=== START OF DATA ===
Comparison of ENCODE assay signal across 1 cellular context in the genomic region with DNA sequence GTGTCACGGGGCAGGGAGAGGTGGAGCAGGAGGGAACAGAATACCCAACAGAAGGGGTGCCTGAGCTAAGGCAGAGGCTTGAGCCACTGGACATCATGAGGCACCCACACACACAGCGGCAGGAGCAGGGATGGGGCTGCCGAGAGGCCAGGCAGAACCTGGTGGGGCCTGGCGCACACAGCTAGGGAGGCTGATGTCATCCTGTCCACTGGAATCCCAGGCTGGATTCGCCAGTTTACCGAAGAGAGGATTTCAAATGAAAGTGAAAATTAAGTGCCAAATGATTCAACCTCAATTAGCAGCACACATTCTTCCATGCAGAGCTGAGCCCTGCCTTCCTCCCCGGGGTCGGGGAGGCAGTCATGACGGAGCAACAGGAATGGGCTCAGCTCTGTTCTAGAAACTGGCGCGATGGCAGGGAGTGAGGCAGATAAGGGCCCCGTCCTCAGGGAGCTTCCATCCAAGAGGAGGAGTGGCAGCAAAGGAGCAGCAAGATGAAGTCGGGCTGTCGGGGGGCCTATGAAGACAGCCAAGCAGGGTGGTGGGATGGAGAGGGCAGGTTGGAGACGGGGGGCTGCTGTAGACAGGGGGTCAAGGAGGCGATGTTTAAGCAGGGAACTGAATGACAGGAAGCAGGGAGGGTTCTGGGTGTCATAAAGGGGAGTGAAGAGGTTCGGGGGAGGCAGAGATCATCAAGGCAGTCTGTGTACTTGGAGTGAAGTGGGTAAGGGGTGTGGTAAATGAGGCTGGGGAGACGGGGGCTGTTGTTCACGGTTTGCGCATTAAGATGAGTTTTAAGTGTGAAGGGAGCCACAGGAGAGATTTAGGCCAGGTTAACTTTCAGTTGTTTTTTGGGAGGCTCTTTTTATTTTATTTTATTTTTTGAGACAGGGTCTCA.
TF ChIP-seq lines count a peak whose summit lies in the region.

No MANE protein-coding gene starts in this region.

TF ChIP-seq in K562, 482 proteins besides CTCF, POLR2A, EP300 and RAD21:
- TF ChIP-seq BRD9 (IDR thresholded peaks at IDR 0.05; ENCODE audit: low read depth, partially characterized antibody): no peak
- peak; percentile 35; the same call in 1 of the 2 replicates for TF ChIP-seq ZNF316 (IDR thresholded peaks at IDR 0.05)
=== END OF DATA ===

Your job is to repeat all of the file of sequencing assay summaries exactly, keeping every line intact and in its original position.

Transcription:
Comparison of ENCODE assay signal across 1 cellular context in the genomic region with DNA sequence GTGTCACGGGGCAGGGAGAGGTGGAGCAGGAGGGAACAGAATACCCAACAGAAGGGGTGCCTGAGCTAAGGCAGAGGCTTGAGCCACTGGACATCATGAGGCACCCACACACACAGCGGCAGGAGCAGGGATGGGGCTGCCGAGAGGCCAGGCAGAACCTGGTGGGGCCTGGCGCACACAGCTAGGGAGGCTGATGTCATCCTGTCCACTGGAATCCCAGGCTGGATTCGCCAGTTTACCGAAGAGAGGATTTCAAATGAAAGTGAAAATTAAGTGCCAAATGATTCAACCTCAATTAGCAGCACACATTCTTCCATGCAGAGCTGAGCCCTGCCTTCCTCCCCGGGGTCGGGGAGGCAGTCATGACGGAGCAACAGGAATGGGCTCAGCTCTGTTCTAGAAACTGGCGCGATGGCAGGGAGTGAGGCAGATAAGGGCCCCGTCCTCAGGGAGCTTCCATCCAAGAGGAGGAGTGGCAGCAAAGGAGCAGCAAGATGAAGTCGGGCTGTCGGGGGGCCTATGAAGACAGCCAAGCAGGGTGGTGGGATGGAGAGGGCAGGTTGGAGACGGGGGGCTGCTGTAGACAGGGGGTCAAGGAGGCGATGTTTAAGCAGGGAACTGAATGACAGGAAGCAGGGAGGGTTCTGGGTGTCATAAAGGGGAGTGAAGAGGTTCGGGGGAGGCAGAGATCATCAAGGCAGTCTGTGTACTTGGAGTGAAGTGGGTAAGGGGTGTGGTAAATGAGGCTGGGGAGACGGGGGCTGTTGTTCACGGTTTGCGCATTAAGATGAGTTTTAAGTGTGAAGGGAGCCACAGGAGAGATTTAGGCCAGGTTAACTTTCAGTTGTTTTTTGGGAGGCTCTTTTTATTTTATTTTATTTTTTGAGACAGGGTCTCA.
TF ChIP-seq lines count a peak whose summit lies in the region.

No MANE protein-coding gene starts in this region.

TF ChIP-seq in K562, 482 proteins besides CTCF, POLR2A, EP300 and RAD21:
- TF ChIP-seq BRD9 (IDR thresholded peaks at IDR 0.05; ENCODE audit: low read depth, partially characterized antibody): no peak
- peak; percentile 35; the same call in 1 of the 2 replicates for TF ChIP-seq ZNF316 (IDR thresholded peaks at IDR 0.05)